Greetings budding vetlings! This is my first post in my ‘Getting into Vet School’ series. This first post is about work experience hints and tips which I’m hoping will lend itself to helping you get more out of your placements than just a farmers tan and a faecal facemask (Vet life isn’t always glamorous!)!
Before we start, a quick disclaimer… I do not work for any university administration department so unfortunately, I cannot guarantee that these tips and advice will give you a one-way ticket into vet school. I am basing my advice on my own personal experience of getting into and through vet school and the experience of fellow vets and vet students I have come to know during this time. However, there is no one singular way which works for every prospective vet. Everyone’s story is unique and although there are definitely certain things which will help, there will always be variation and what works for one person, may not work for another. I would also like to say that the advice I am giving is relevant to UK applicants at the time I am writing this. Always double check with university admissions what their current requirements are as information is constantly changing and if you’re hailing from overseas, I hope this series will be useful, but bare in mind I am not well versed in international application affairs.
OK, Now we can get on to the good stuff! Prior warning, it’s probably not going to be the most riveting post in the world but I’m hoping it’s helpful!
Work experience is an integral part of getting into vet school and helps to ensure you know what you’re getting yourselves into. After all, if you don’t enjoy getting up early to spend your weekend’s weightlifting wheelbarrows of manure or having your face licked by an over-exuberant canine, you are probably looking at the wrong profession! By work experience, I essentially mean volunteering at a company, business or charity to learn about the career, gain experience in a particular field and get a better idea what that job involves. It’s an incredibly useful thing to do, even if you don’t want to do veterinary, and not only provides great life lessons (as my mum would say “it’s great character building”) but also looks great on your CV and personal statement.
Variety is the Vet School Spice of Life
- My advice to any budding vetling is to do as much and as varied work experience as possible. For one, it gives you loads to write about in your personal statement and many things to talk about at interview. It will also show administrative bodies that you have a good, well-rounded view of the industry and that you’re committed to the cause. I’ll list here a few ideas of potential work experience placements, but remember, this is not an exhaustive list. Think outside the box, and if you have a particular interest then run with it (however, ensure you still get experience in lots of different areas), the possibilities are endless:
Science lab – university and drug company labs are the most sought after
Pet hydrotherapy unit
Open Farm for the public
Large, Small and Equine Vets
Exotic animal vets
Horse Riding Stables
Old People’s Home – good to show you can interact well with people as this is half of the job remember!
Doctors / Hospital – You are wanting to do a medical degree, after all, it pays to have an appreciation of both sides of the coin. Additionally, a common interview question is “why do you want to be a vet, not a doctor?” if you’ve spent time in both you may have a better idea of how to answer this question.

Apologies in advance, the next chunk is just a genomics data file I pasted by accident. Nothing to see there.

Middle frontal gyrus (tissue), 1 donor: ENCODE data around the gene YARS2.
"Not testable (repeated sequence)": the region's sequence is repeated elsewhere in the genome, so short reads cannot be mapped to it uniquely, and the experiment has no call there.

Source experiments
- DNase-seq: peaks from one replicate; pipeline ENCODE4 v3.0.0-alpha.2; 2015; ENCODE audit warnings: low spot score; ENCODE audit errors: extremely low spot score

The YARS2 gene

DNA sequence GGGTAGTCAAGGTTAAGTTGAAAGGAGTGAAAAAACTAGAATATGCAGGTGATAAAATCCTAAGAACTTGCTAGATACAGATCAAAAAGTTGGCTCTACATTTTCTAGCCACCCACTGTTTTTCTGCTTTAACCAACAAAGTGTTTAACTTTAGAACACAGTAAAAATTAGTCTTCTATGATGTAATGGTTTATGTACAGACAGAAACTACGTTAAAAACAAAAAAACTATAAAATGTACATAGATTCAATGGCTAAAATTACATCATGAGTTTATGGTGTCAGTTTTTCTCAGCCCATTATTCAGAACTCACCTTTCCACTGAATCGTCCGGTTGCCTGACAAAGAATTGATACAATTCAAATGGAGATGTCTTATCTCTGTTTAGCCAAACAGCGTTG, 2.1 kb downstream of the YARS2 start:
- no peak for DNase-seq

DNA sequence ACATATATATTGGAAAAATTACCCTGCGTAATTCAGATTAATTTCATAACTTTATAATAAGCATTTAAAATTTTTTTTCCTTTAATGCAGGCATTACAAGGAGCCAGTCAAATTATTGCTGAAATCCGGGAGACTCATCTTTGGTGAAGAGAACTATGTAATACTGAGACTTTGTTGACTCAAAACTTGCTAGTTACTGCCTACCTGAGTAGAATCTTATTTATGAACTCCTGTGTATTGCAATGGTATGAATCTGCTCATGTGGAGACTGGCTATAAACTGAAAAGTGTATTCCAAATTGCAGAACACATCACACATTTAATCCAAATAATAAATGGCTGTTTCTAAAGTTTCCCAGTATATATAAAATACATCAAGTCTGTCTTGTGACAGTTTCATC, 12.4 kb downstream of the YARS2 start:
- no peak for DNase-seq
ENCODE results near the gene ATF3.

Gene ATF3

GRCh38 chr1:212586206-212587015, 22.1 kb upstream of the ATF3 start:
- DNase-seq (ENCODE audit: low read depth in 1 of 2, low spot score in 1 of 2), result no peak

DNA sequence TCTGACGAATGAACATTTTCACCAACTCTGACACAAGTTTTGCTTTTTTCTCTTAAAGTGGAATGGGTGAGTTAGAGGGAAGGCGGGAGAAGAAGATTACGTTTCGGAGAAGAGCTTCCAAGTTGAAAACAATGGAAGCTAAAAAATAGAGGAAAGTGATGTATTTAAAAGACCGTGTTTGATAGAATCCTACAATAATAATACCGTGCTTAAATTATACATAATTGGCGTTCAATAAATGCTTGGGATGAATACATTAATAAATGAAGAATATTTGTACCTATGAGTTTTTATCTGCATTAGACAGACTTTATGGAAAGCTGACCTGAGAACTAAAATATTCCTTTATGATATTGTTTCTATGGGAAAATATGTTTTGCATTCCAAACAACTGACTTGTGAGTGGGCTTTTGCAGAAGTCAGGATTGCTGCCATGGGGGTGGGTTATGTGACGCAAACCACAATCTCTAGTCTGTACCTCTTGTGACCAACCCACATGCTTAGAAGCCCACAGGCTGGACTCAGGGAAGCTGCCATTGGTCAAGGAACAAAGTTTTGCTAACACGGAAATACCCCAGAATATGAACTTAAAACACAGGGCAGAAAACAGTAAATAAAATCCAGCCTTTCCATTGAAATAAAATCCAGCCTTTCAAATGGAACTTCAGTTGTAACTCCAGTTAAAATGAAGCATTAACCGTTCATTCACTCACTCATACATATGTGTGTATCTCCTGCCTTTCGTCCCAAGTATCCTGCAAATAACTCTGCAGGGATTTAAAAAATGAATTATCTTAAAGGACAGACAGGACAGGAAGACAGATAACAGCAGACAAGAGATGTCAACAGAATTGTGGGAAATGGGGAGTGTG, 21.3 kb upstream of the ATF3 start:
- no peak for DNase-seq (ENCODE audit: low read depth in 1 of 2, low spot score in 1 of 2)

Diaries and Documentation
On each placement keep a diary of what you did. It may seem like the last thing you want to do at the end of a long day but it pays to write down as much as possible – what you did, what you learned, what cases you saw – trust me you will thank yourself later! This diary will become of infinite use when you need to write your personal statement and discuss your work experience at interview – a very common topic. In my opinion, the more you write down the better – try to add things to it such as drug data sheets, photos, food labels, anything you can that will aid recall (with permission from the establishment of course!). This diary will be your best friend come application time!
The other MUST DO on any placement is to get a reference. This serves as proof you’ve carried out the placement, which many vet schools will ask for. Get it at the end of your placement when they know who you are and how you’ve worked because there’s nothing worse than having to ring a placement in a panic 6 months later because you need a reference for an interview and the business has no idea who you are anymore – yes folks, I have been that impressionable! A good reference can also go a long way in getting you more placements, the animal industry is fairly small and people talk, especially farmers!
Look AND Act The Part
Little things often go a long way on placements. Firstly, how you dress. Think about the place you are going and what you may be expected to do. If you’re going to a farm think warm clothes, wellies and waterproofs (not skirts and stilettos) – ensure they are clean so you look presentable and aren’t at risk of spreading disease onto their farm, no farmer will thank you for that! If you are going to a vets, always dress in something smart but practical, remember there is a lot of bending over and there are still a lot of bodily fluids coming your way. You are usually on your feet A LOT so wear comfortable shoes and leave the jeans and trainers at home until you’ve been to a place and can assess the dress code. It’s always good to phone or email ahead of your placement to A. remind them that you’re coming (practices are busy, they often need a memory jog) and B. to ask what you need to bring so you’re always prepared.
As well as dressing appropriately you must also act appropriately. In other words, if you’re there actually BE THERE. By this I mean be engaged, interested and for heaven’s sake don’t get your phone out as there is such a stigma around them and you will not earn any brownie points. Ask questions, actively participate, show up on time and try and be as helpful as possible – places appreciate someone who is willing to make cups of tea and doesn’t think cleaning is above them.